More House of Representatives Articles

  • House border group traveled to Central America

    A bipartisan congressional delegation traveled to Central America over the weekend as part of an effort to solve the crisis of unaccompanied minors illegally crossing the southern border.

  • Congress will debate bills challenging executive, judicial branches

    The House this week will debate a measure authorizing a precedent-setting lawsuit against President Obama, while the Senate takes up historic legislation aimed at overriding a Supreme Court ruling on insurance coverage of contraceptives.

  • Former US Rep. Ken Gray dies in southern Illinois

    WEST FRANKFORT, Ill. (AP) — Former U.S. Rep. Ken Gray, who represented southern Illinois in Congress and earned the nickname the "Prince of Pork," has died at age 89. Officials with Parker-Reedy Funeral Home in West Frankfort said Sunday that Gray died late Saturday at a hospital in Herrin...

  • House Republicans think Obama's border plan is too spendy

    House Republicans are on track to approve emergency funds to address the immigration crisis at the southern border, but the legislation is unlikely to look anything like the $3.7 billion package being requested by President Obama.

  • House panel approves proposed bill aimed at abusive demand letters

    WASHINGTON (Legal Newsline) – A House panel has approved a draft of a bill that would rein in abusive patent demand letters. On Thursday, the Subcommittee on Commerce, Manufacturing and Trade approved the Targeting Rogue and Opaque Letters Act, or TROL Act, by a bipartisan vote of 13-6....

  • Morning Examiner with Steve Doty for July 11

    The University of Virginia Center for Politics has found it's especially good to be an incumbent running for re-election this year. The center found that 273 of 275 House members running for re-election have made it through conventions and primaries so far this year. In the Senate, a perfect 18...

  • Pelosi backs gay-rights bill despite concerns

    WASHINGTON (AP) — House Democratic leader Nancy Pelosi says she still supports a Senate-passed bill to outlaw workplace discrimination against gay and transgender people. Some gay-rights groups have withdrawn their support because it has a broad religious exemption. The California Democrat...

  • Five reasons Obama may not get his border money

    The Obama administration won't get the $3.7 billion unless Republicans in the House and Senate go along with the request, but there are several reasons that may not happen.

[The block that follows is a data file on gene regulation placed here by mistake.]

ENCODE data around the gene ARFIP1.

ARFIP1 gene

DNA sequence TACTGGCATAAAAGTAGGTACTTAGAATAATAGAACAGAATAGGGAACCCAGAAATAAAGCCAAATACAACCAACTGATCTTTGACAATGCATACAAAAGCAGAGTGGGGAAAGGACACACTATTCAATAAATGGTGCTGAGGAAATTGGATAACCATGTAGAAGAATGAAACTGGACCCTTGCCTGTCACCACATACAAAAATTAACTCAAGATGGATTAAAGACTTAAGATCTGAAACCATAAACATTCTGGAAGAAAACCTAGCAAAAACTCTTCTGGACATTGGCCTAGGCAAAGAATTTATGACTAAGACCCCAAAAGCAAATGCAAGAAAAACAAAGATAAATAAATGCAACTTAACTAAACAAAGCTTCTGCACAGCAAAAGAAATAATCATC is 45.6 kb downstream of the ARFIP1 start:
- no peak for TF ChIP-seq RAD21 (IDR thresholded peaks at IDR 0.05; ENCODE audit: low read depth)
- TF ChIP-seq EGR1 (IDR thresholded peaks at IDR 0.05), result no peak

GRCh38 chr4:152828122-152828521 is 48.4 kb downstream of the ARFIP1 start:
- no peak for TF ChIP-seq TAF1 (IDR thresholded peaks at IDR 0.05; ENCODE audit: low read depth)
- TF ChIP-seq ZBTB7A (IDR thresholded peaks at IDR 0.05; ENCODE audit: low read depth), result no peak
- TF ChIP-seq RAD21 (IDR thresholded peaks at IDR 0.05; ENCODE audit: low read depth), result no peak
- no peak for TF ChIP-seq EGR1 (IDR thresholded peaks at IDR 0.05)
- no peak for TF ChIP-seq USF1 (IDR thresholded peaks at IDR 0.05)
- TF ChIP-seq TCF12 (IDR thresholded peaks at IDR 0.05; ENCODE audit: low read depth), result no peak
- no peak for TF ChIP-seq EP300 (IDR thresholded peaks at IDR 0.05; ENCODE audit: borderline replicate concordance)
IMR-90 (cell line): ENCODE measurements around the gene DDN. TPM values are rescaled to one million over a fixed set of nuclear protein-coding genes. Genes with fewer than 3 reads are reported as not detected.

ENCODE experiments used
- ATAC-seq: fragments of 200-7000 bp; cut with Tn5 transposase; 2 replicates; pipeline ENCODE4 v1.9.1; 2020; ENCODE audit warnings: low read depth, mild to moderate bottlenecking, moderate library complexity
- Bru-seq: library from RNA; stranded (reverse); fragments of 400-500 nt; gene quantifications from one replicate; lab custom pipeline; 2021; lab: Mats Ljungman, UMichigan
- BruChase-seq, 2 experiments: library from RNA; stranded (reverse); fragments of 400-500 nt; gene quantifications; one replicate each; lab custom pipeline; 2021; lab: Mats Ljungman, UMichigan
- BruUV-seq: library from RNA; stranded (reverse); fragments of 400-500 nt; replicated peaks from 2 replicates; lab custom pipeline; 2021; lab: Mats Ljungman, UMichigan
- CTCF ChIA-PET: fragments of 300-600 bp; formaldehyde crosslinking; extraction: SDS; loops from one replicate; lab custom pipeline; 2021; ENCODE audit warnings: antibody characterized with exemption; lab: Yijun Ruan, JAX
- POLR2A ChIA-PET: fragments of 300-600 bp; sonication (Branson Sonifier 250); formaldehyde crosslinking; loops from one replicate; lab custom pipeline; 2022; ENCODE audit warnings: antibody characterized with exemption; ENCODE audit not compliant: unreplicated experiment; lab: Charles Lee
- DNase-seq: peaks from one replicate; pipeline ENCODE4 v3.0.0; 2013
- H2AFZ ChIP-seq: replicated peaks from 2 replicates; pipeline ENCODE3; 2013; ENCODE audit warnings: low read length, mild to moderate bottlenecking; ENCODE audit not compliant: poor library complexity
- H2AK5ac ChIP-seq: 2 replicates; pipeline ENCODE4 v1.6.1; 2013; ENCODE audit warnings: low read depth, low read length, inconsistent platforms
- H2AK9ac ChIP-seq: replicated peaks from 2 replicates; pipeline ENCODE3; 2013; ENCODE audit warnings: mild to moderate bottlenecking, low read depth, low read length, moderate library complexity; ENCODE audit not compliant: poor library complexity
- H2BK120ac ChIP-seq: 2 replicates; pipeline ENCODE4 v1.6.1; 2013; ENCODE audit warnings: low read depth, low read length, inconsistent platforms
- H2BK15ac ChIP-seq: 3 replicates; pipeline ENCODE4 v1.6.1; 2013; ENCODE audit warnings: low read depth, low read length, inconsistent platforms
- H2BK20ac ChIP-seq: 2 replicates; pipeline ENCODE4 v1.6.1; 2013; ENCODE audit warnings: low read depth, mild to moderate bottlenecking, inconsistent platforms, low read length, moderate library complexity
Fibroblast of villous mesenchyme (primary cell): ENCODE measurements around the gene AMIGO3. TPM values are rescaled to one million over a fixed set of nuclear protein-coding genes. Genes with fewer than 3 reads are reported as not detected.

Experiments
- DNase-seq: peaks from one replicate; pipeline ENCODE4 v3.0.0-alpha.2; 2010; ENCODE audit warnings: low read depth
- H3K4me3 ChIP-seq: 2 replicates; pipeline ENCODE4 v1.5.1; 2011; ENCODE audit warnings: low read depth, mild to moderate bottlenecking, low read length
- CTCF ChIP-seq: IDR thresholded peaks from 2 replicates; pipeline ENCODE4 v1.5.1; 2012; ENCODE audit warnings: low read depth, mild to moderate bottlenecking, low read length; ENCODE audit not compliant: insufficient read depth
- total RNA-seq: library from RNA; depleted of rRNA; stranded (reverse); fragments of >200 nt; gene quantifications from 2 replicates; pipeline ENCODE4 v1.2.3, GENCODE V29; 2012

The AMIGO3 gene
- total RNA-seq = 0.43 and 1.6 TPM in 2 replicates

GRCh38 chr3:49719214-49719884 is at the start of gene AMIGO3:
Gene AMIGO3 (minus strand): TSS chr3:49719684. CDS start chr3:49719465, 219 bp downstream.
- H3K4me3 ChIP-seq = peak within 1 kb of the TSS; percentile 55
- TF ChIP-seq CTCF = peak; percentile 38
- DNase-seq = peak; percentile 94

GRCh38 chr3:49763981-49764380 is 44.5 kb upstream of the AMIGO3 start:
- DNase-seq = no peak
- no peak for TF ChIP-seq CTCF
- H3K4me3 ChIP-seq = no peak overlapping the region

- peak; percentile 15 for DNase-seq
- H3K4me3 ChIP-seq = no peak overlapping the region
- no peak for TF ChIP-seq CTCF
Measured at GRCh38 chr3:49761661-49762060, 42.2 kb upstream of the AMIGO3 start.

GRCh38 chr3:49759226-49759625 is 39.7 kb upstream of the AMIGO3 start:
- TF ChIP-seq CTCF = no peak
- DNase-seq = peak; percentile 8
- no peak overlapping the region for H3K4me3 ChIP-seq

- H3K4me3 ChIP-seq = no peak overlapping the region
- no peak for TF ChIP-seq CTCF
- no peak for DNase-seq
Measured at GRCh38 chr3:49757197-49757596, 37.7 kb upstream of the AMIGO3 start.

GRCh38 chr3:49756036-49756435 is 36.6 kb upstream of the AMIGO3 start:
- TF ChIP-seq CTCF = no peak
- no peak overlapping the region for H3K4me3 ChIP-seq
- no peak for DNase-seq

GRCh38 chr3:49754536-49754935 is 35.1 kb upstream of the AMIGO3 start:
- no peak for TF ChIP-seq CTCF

• Internal poll shows Justin Amash with 22-point lead over challenger

    Rep. Justin Amash appears to be safely situated to retain his congressional seat, according to a new internal poll showing the Michigan Republican holding a 22-point lead over his primary opponent.

  • The long road to John Boehner's lawsuit against Obama

    House Speaker John Boehner has been quietly preparing to sue President Obama for months. The Ohio Republican announced just last week that he would spearhead a House lawsuit against the president to challenge, in his view, the Obama administration's unconstitutional overreach of its executive...

  • Could this candidate be the next Jewish Republican in Congress?

    Earlier this month, Republican Lee Zeldin, who is running for Congress this year, welcomed Eric Cantor to Quiogue, N.Y., to headline a fundraiser on Zeldin's behalf.

  • VIDEO: House committee looks for new technology in Veterans Affairs hospitals

    The problems for the embattled Veterans Affairs Department seem never-ending lately. Today's House Committee on Science, Space and Technology hearing shined light on even more problems.

  • VIDEO: House sees more work ahead on Medicare fraud

    House lawmakers say some fraudulent Medicare providers are slipping through the cracks.

  • VIDEO: Lost IRS emails may point to a deeper issue

    House lawmakers want to know how the IRS lost two years worth of emails from a top official, but experts say it's indicative of a deeper problem.

  • Public must keep spotlight on Veterans Affairs scandal: Examiner Editorial

    When a government scandal explodes, the proliferating revelations can quickly become overwhelming, causing the public to disengage. In the case of the rapidly widening controversy at the Department of Veterans' Affairs, Americans must not let this happen.



From the Weekly Standard